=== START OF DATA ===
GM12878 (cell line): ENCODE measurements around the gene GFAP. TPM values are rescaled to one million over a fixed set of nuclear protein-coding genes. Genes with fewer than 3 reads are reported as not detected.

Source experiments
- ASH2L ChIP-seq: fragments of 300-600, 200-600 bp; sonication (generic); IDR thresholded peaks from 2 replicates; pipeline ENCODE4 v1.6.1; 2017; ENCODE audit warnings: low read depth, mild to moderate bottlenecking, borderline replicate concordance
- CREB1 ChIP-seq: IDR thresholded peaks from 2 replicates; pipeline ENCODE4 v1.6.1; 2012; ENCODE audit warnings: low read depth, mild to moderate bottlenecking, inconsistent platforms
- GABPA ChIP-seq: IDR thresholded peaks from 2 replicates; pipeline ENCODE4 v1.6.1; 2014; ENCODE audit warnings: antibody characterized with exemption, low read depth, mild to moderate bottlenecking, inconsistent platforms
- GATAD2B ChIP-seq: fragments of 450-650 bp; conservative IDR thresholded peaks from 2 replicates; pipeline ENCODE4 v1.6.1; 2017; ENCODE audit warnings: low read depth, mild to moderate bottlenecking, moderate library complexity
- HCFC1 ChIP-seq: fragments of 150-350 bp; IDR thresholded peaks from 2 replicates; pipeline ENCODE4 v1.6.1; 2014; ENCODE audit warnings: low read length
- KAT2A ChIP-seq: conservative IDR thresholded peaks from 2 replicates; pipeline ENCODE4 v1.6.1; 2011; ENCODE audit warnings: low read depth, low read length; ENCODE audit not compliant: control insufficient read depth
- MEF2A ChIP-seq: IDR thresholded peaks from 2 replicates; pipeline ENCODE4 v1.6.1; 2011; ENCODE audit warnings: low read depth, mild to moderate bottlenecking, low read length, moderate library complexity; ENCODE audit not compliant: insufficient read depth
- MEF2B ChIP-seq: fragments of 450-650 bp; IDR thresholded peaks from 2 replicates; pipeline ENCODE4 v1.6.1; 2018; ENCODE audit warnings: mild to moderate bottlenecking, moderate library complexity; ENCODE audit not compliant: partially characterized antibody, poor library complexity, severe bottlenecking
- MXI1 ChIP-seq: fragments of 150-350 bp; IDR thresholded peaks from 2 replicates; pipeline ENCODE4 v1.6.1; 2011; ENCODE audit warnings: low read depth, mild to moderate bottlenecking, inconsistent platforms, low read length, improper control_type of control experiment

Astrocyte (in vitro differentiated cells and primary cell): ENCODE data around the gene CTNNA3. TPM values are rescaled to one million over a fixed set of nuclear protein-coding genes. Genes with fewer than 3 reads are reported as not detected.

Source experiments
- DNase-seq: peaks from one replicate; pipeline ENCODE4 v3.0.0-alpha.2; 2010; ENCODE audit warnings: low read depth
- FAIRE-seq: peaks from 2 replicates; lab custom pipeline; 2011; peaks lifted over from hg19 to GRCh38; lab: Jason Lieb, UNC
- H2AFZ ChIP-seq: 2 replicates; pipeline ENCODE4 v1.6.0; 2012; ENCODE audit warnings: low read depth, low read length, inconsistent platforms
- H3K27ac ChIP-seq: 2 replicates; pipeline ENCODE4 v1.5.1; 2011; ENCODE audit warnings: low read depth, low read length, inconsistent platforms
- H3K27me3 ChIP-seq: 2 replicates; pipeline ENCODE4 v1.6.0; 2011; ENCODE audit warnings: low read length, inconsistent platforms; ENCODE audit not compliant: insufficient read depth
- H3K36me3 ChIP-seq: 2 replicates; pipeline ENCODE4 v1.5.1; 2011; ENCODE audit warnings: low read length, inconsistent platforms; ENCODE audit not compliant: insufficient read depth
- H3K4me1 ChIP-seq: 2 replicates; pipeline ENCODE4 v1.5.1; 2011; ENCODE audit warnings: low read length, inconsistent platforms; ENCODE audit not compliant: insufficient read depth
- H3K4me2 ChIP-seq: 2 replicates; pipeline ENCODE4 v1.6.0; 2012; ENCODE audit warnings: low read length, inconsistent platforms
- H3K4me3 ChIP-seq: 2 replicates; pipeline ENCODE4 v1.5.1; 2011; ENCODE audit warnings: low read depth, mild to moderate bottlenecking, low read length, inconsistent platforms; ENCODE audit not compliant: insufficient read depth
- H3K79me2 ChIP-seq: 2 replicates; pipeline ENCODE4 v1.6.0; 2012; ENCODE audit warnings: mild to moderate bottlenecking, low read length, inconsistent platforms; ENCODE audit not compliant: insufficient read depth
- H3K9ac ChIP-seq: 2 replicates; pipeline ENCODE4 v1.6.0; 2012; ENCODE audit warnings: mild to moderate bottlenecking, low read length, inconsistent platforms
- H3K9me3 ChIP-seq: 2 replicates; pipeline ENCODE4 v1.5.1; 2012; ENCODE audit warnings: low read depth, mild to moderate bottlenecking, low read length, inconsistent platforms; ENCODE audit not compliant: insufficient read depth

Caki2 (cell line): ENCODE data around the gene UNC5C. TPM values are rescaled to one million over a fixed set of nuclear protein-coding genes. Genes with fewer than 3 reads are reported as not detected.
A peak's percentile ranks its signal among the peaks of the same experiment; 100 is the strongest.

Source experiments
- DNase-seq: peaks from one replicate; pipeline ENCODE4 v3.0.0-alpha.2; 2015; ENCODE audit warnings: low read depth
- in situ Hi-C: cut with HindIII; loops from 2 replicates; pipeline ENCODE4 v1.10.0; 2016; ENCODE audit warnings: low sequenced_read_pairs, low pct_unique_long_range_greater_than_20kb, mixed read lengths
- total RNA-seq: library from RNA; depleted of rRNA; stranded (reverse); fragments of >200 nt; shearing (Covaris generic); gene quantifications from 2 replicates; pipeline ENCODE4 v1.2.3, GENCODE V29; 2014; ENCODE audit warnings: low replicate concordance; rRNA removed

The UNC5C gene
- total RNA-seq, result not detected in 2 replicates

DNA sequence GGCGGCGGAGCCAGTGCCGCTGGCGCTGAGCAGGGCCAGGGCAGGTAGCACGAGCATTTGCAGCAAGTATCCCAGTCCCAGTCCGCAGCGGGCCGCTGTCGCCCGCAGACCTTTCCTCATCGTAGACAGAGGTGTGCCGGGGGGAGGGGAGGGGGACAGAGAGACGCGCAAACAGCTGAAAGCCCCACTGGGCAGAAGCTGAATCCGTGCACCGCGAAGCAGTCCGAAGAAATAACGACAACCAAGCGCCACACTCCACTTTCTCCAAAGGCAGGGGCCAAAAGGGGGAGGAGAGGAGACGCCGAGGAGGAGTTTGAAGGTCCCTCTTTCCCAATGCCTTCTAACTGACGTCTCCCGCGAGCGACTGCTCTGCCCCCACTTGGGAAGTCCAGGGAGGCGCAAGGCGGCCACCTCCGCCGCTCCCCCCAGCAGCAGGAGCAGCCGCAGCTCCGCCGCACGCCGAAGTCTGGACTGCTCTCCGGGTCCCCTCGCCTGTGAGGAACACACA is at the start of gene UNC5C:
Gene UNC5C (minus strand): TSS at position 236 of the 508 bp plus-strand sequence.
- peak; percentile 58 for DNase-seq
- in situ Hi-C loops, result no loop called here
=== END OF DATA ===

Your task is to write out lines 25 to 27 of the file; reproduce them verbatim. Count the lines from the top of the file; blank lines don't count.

- H3K9me3 ChIP-seq: 2 replicates; pipeline ENCODE4 v1.5.1; 2012; ENCODE audit warnings: low read depth, mild to moderate bottlenecking, low read length, inconsistent platforms; ENCODE audit not compliant: insufficient read depth

Caki2 (cell line): ENCODE data around the gene UNC5C. TPM values are rescaled to one million over a fixed set of nuclear protein-coding genes. Genes with fewer than 3 reads are reported as not detected.
A peak's percentile ranks its signal among the peaks of the same experiment; 100 is the strongest.